If finance is approved, the interest rate charged is based on many factors. “Developmental impact is important,” acknowledges Nothemba. “Our ultimate mandate is to create jobs, with an emphasis on female, rural, disabled, youth and the disadvantaged, but there is no blanket approach.”
Taking Enterprises to the Next Level
sefa provides bridging loans to enterprises to finance working capital. “The enterprise has a contract already. Many of the bridging loans are more about buying or servicing a contract that the entrepreneur has been awarded, and in most cases very few jobs are created” says Nothemba. “When dealing with start-up loans and term loans, it is long term up to a five-year period, which takes the enterprise to the next level.”
Need for Innovative Products in Supporting Enterprises
In order to ensure that sefa products are relevant and serve the market that they are intended for, many innovative products like structured finance has been introduced to cater for this. Strategic partnerships are also important in order to create access to some industries. This is done through intermediaries, joint ventures, and Memorandum of Understanding with other viable avenues, especially where there is less representation of the sefa target market.
A majority of sefa clients are business people who have almost lost hope through being declined by the corporate banks. So Nothemba appreciates that is it is important to instil a sense of hope and to communicate clearly to the enterprise about what it needs to do in order to meet with success next time or in its initial application to sefa. It is also a reality that not all business plans will be accepted and funded by sefa. Business outreaches are held once a month in all provinces. Invitations to these sessions is mainly done through business chambers and local economic structures to ensure that all entrepreneurs nationally have access to information.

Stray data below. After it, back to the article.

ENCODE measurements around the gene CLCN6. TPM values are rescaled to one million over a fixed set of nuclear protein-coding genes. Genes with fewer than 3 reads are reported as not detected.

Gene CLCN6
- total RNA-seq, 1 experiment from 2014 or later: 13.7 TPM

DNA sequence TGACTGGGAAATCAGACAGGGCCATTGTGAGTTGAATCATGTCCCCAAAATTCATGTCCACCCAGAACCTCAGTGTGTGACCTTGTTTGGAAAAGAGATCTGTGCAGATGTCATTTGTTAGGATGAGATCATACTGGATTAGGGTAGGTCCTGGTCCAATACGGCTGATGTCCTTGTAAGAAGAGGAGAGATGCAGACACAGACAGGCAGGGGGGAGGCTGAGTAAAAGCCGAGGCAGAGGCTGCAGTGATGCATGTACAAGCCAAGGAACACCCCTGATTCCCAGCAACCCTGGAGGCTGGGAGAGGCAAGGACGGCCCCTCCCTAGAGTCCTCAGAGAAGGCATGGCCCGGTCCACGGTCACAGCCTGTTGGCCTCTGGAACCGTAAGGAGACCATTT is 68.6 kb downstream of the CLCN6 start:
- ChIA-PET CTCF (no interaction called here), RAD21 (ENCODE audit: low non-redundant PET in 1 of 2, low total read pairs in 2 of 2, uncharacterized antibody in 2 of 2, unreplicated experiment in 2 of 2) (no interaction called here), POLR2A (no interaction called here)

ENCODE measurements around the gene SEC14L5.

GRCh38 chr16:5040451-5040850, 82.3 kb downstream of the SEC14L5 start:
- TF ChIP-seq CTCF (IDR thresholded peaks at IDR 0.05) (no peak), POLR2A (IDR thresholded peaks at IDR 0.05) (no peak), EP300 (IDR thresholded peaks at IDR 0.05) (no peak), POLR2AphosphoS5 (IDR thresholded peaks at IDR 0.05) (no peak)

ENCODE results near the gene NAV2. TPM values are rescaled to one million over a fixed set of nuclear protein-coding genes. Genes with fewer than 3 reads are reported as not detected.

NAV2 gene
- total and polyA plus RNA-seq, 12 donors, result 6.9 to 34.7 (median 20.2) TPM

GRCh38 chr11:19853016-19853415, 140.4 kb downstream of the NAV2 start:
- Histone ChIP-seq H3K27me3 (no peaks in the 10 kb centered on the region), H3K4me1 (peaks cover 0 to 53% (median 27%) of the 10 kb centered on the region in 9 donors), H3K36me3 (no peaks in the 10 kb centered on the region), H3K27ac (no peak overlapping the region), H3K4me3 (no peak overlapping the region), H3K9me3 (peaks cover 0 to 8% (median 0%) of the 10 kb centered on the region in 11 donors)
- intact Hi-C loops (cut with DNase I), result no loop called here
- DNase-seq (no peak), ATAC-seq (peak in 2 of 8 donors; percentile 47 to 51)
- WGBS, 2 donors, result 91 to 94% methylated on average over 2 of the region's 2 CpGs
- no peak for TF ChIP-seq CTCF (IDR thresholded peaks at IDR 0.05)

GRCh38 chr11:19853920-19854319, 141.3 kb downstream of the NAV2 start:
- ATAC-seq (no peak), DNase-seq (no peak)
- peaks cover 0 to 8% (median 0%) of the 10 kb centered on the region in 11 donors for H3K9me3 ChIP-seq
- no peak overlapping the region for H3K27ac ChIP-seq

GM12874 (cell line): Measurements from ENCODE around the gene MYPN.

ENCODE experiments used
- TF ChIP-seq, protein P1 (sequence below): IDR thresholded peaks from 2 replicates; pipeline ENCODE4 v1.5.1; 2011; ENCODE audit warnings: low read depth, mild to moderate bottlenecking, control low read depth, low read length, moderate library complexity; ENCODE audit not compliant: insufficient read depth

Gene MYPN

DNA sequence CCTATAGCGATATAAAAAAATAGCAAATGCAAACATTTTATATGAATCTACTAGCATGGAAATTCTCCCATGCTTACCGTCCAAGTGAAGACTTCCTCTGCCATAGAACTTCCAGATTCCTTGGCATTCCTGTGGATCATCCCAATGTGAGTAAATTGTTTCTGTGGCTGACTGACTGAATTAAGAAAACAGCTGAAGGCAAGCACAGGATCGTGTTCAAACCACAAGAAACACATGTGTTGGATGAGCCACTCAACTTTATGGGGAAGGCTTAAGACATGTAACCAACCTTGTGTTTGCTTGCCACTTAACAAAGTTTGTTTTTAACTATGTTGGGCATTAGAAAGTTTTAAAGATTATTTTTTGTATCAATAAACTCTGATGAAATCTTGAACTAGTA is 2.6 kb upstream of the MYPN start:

It is heartening to learn that government-funded organisations are taking a proactive approach in their support of small business. The rest is up to the entrepreneur. Small enterprises, we salute you!
Many Opportunities to Succeed
The school child has set up his lemonade stand at the fete. A placard on the table reads: “When life gives you lemons, make lemonade”. He looks sharp in his yellow apron and peak cap. His smile grabs you. It is a warm day. “The kid is trying,” you think, reaching into your pocket for small change. He has won you over: convinced you, the customer, that lemonade is just what you need on a summer’s day.
Nothemba Gqiba is head of marketing and communications at the Small Enterprise Finance Agency (sefa). sefa provides for the support of small enterprises whose requests for finance may have been declined by numerous other organisations. In some cases, it may be their last hope.
sefa was established in April 2012 as a result of a merger between the South African Micro Apex Fund, Khula Enterprise Finance Ltd and the small business activities of the Industrial Development
WIMVATION | SEFA
by Samantha Barnes